Providers have at least a year to prepare for affiliation disclosures to CMS – Use this time wisely!
In September 2019, CMS issued a final rule that provided new enforcement authorities to reduce criminal behavior in its program with the goal of preventing fraud – click here for a summary. One of the more significant provisions in this final rule was a new obligation of all Medicare providers to maintain and disclose information on any affiliations with individuals or entities who were subject to certain “disclosable events,” including exclusion, suspension, revocation or an uncollected debt to Medicare, Medicaid or CHIP. However, at the time the final rule was implemented, CMS opted to utilize a phased in approach, wherein during the initial phase these affiliation disclosures would only be required upon request of CMS.
In March 2020, McDonald Hopkins published an article “Medicare, Medicaid and CHIP Enrollment: Prepare for Affiliation Disclosure Obligations,” that set out what requirements a provider will have to comply with these affiliation disclosures and discusses how providers can establish procedures now to comply with the requirements of the final rule.
Then COVID hit and everything was paused.
On March 24, 2021, CMS issued an MLN Matters article entitled “New Provider Enrollment Action Authorities,” which is directed to all current and prospective providers and suppliers. This article alerts providers that CMS will issue affiliation disclosure requests on a discretionary basis. While in general practice, CMS states it will not request affiliation disclosures until Form CMS-855 is revised, they do have the authority to request this information at any time if CMS becomes aware of a “potentially problematic affiliation.” CMS also notes that due to the public health emergency it does not plan to begin updating the Form CMS-855 until at least March 2022.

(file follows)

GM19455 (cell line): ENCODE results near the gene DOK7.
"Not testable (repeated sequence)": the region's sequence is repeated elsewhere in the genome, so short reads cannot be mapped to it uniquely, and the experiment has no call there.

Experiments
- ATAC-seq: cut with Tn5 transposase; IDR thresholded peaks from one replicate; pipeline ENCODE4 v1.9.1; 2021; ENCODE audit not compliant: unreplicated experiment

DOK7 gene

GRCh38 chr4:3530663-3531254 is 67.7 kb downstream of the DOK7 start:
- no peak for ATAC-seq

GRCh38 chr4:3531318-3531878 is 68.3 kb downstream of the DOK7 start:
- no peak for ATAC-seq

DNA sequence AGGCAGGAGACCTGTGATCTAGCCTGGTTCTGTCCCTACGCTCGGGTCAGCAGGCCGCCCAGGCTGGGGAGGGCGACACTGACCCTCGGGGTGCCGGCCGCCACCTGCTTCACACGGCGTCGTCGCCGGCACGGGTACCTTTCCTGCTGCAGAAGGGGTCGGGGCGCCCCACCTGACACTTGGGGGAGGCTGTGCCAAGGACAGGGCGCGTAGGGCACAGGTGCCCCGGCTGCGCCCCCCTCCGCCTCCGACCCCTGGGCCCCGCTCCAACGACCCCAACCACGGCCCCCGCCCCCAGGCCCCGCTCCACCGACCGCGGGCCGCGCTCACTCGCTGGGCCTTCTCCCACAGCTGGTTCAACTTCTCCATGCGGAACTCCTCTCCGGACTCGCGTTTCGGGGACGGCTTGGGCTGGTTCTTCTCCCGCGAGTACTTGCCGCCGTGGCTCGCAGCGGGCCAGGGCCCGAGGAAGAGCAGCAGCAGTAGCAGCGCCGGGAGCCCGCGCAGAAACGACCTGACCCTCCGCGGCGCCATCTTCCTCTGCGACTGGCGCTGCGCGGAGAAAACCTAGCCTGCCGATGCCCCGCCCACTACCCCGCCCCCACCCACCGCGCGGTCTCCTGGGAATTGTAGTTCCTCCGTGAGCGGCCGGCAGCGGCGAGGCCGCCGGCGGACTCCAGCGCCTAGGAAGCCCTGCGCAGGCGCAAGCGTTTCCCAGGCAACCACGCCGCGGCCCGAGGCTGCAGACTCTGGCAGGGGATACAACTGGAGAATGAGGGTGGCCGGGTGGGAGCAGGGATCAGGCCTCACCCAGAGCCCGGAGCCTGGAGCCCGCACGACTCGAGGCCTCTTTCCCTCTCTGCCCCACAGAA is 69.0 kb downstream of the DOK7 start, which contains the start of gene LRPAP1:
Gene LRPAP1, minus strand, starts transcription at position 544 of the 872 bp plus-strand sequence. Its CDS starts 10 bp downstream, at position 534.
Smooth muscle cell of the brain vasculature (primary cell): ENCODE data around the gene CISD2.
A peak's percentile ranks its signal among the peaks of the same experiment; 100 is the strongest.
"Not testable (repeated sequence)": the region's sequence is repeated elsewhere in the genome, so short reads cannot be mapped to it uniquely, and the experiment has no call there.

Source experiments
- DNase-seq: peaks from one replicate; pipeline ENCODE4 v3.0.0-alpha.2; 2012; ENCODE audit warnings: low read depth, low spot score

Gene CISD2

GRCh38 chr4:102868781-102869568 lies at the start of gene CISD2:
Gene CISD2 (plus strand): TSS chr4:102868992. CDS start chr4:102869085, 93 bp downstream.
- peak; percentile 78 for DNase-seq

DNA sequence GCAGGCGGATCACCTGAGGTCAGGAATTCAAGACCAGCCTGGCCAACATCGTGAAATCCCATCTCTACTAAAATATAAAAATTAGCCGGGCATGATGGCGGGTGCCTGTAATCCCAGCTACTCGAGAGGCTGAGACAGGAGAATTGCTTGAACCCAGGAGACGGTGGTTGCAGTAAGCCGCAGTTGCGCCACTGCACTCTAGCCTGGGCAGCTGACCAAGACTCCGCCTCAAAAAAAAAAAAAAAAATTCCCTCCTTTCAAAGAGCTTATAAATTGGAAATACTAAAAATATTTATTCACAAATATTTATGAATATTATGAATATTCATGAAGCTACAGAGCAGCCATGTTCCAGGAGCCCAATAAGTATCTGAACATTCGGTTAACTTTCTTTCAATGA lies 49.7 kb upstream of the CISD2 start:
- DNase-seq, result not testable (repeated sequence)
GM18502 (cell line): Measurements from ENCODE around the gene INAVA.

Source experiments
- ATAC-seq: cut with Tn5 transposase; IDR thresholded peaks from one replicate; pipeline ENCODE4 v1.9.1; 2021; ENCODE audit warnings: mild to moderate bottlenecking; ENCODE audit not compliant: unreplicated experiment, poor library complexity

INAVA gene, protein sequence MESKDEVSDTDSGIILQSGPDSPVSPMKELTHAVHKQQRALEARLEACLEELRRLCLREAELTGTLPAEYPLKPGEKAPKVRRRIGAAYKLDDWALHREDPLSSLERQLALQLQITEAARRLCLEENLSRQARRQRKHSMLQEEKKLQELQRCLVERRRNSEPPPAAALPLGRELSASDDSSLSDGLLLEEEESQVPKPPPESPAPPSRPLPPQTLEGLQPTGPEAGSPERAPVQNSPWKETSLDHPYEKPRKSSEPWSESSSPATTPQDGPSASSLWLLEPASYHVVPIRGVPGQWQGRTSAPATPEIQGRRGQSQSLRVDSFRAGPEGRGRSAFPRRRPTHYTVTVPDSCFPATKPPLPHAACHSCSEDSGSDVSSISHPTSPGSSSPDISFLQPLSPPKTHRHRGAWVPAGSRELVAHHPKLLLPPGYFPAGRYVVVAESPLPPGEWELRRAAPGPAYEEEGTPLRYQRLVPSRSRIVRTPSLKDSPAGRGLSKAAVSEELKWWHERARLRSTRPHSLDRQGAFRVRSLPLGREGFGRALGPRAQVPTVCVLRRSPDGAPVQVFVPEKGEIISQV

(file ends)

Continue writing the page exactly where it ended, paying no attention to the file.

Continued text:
This gives providers time to create and implement a process for collecting the required information and maintaining it so that when CMS does send out the affiliation disclosure requests the provider will simply need to provide the already collected information to CMS.
Setting up and implementing this process could be very burdensome on providers, both financially and in terms of time resources depending on the size of the organization and the number and types of affiliations. Moreover, it requires providers to proactively seek this information from its affiliations because most of the “disclosable events” are not publically available.
Providers will need to determine their own direct affiliations and disclosure events; require their investors, leaders and physicians to disclose all of their affiliations and require all other affiliates to disclose all disclosure events within a reasonable period of occurrence. We recommend that providers include provisions in their operating, shareholder or partnership agreements allowing for expulsion of an investor who fails to provide requested disclosures, or whose ownership endangers the enrolling provider’s ability to continue its Medicare enrollment and to include provisions in new or amended contracts that require affiliates to disclose this information within a reasonable time frame.
McDonald Hopkins advises all providers take these next 12 months to design this process and put it in place now, rather than be in a position of trying to scramble after an affiliation disclosure request is received. If you would like assistance in structuring your entity’s response to these requirements, please reach out to one of the attorneys below.